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Pattern Index

Menhaden Fry
by Don Avondolio  

This pattern is a simple tie that simulates an immature bunker (Atlantic menhaden fry) often found in Long Island waters as the fall season arrives. Plentiful schools of these baitfish are sometimes sighted on the surface, being chased by hungry bluefish, striped bass or late-season weakfish.

The colors on their top dorsal fin can vary from a blue/green to a brown. The side flash is almost pearlescent, and you can always tell when a school of "peanut" bunker come fleeing by the quick flashes in the water. Their oval profile must often be duplicated in close detail in order to trigger a strike from the gamefish that are in hot pursuit. As an option, I add a thin white marabou feather extending slightly beyond the bucktail for live action enhancement. This tail simulates the swimming motion of the baitfish.

When predators are feeding on these wide-bodied fish, it's almost impossible to score with a medium or thin body profiled pattern. I have found myself in the middle of terrorized menhaden fry and hungry gamefish many times, and I highly recommend you shift to an oval-bodied pattern for successful results.
To achieve the correct profile, it's recommended to wet the bucktail a little before each succeeding step. This compensates for "material flare" that can occur when the pattern is submerged.

Tie a few with weighted hooks. If surface action is not obvious, use the weighted versions to bring the pattern down to gamefish feeding zones. A simple coil of fuze wire or lead wire wrapped around shank prior to tie will weight the hook sufficiently to get it down.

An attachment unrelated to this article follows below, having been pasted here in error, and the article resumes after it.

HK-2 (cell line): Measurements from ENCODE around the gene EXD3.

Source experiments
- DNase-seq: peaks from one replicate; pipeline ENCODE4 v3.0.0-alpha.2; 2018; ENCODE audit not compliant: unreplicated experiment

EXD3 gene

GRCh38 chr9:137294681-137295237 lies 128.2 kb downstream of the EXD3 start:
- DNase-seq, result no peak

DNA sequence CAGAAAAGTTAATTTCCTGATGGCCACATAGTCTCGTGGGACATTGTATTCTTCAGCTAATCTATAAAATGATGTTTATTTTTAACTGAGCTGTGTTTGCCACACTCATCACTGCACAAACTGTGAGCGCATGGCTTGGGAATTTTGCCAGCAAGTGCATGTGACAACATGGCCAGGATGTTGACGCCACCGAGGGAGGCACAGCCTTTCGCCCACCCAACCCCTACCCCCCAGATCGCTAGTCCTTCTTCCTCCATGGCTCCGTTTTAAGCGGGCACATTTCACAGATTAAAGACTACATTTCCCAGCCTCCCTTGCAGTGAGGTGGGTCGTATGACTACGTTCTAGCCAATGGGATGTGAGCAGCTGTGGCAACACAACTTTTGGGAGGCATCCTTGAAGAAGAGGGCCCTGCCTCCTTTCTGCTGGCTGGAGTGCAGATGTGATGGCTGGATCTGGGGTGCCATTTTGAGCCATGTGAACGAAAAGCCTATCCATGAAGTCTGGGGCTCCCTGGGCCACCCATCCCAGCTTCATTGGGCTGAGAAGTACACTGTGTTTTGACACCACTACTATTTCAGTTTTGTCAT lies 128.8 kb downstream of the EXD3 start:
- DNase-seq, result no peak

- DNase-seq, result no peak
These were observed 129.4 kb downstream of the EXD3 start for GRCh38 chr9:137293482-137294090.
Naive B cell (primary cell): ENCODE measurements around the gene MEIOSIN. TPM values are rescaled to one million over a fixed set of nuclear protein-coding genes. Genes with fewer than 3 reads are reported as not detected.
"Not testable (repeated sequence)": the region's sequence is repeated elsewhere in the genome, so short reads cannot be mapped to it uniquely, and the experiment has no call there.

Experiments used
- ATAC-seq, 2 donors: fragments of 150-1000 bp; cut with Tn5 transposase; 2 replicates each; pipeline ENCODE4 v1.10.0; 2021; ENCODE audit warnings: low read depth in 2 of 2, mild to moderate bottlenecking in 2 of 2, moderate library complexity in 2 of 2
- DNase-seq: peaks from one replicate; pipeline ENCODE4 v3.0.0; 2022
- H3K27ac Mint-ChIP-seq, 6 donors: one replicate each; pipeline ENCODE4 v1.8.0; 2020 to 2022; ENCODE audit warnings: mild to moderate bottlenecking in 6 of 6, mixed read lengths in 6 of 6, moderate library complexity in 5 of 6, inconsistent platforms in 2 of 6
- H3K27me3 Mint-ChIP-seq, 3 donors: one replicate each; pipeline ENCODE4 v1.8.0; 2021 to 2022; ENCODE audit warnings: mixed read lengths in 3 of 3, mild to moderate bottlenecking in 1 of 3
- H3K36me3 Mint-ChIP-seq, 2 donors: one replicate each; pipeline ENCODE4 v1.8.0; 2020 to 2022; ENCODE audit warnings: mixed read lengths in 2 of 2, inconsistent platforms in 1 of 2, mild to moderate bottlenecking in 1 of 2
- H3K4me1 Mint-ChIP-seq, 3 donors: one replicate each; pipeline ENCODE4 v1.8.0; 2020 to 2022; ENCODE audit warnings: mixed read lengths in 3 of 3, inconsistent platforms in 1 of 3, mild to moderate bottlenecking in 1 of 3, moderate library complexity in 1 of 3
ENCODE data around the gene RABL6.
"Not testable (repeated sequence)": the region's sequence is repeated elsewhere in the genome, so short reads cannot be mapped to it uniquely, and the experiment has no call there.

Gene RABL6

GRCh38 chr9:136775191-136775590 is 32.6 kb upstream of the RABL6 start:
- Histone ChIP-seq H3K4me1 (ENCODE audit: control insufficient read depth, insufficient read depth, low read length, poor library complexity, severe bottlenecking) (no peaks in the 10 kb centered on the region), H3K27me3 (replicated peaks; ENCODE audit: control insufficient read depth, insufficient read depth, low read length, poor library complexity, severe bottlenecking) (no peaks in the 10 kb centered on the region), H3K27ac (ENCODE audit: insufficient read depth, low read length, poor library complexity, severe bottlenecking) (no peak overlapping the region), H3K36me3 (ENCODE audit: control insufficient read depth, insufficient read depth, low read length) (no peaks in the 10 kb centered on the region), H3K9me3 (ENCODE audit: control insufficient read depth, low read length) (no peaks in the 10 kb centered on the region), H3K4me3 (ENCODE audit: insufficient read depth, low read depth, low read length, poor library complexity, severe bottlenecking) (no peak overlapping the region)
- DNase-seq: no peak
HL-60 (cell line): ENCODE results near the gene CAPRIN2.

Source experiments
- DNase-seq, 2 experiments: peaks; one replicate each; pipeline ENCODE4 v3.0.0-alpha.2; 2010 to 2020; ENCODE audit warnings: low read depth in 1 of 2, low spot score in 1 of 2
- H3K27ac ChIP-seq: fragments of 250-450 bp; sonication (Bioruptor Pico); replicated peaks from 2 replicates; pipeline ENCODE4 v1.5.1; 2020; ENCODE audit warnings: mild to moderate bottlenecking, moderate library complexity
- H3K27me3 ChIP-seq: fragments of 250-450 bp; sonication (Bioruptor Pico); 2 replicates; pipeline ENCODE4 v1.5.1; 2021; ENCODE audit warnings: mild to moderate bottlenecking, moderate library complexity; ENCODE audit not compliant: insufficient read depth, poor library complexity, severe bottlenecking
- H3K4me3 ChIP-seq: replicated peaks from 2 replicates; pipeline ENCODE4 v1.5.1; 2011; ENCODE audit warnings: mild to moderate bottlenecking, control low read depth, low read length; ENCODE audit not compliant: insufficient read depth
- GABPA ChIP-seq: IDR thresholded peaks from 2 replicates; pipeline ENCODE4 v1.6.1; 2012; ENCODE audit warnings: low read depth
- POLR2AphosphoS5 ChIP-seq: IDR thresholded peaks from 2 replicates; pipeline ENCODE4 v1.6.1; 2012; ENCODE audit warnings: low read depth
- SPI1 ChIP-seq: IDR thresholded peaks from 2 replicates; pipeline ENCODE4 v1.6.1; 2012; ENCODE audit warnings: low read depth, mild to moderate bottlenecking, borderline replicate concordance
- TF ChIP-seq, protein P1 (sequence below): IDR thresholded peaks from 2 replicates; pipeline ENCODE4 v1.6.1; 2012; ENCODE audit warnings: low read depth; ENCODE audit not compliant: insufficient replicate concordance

• #1-1/0 short shank hook
  • 3/0 White Thread
  • White bucktail (soft)
  • Brown bucktail (soft)
  • Peacock herl
  • Pearl "Glimmer"
  • 3-D eyes
  • Goop or Zap-A-Gap

Step 1: Tie a few turns of white 3/0 thread at the hook eye. Select a clump of soft, white bucktail, twice as long as the length of the hook shank and about one-half the diameter of a pencil. Tie the bucktail in near eye on the top of shank with a minimum amount of wraps. Use head cement to secure the tie.

Step 2: Select a clump of white bucktail the same diameter and length as before, and tie it near eye on bottom of shank. Use cement to secure the tie again.
Note that the shape must now be symmetrical about shank, and slightly oval.

Step 3: Add a white bucktail topwing, slightly shorter than previous top tie, and wrap it in near the hook eye.

Step 4: Now move on to the brown bucktail and add a similar length and diameter as the Step 3 white bucktail on top. The thickness should be slightly thinner than the bucktail ties underneath. Tie the brown bucktail near eye as well.

Step 5: Add ten strands of Peacock herl to the top, also tied near the eye.

Step 6: Switch to the sides, and add for our five strands of Pearl "Glimmer" to each. Tie the "Glimmer" in back a bit, in a spot where you'll locate the 3-D eye. Whip finish the head.

Step 7: Add the 3-D Stick-On eyes to the sides. Though all "Stick-Ons" stick, they don't stick very well, will probably come flying off during a cast, and will most likely come off when a gamefish hits. All eyes, molded and prism, should be cemented. I prefer Goop or Zap-A-Gap for this pattern. You may also use silicon caulk, Aqua-Seal, or any waterproof adhesive that has at least a fair amount of bonding strength.

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